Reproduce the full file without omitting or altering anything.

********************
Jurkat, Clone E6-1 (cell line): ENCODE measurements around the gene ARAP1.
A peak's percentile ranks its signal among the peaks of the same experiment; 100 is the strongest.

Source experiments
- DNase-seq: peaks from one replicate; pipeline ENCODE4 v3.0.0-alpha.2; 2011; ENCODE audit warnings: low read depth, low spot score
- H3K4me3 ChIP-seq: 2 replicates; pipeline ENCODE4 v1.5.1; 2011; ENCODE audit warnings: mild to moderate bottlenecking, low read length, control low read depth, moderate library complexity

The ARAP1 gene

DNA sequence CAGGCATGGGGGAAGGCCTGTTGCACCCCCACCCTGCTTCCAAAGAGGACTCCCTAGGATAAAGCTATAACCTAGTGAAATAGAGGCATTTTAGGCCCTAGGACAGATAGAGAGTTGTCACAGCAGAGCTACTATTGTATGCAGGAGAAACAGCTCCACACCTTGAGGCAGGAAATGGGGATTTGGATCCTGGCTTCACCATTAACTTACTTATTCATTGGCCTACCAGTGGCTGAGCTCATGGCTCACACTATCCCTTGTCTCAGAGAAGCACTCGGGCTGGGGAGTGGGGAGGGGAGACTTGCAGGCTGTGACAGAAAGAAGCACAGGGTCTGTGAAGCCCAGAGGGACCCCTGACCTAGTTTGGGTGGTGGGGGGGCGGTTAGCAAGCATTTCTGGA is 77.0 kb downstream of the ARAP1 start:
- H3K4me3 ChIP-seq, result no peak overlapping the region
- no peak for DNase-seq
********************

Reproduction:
Jurkat, Clone E6-1 (cell line): ENCODE measurements around the gene ARAP1.
A peak's percentile ranks its signal among the peaks of the same experiment; 100 is the strongest.

Source experiments
- DNase-seq: peaks from one replicate; pipeline ENCODE4 v3.0.0-alpha.2; 2011; ENCODE audit warnings: low read depth, low spot score
- H3K4me3 ChIP-seq: 2 replicates; pipeline ENCODE4 v1.5.1; 2011; ENCODE audit warnings: mild to moderate bottlenecking, low read length, control low read depth, moderate library complexity

The ARAP1 gene

DNA sequence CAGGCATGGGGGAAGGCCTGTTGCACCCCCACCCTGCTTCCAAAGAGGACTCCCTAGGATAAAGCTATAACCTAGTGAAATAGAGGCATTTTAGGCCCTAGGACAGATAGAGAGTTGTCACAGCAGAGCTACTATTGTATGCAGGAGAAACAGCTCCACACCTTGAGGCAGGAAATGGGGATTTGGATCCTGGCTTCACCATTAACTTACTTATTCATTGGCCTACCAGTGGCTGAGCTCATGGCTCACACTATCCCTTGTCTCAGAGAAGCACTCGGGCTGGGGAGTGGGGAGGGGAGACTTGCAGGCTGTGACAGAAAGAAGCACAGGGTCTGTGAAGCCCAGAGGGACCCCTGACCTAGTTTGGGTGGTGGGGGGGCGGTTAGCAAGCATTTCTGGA is 77.0 kb downstream of the ARAP1 start:
- H3K4me3 ChIP-seq, result no peak overlapping the region
- no peak for DNase-seq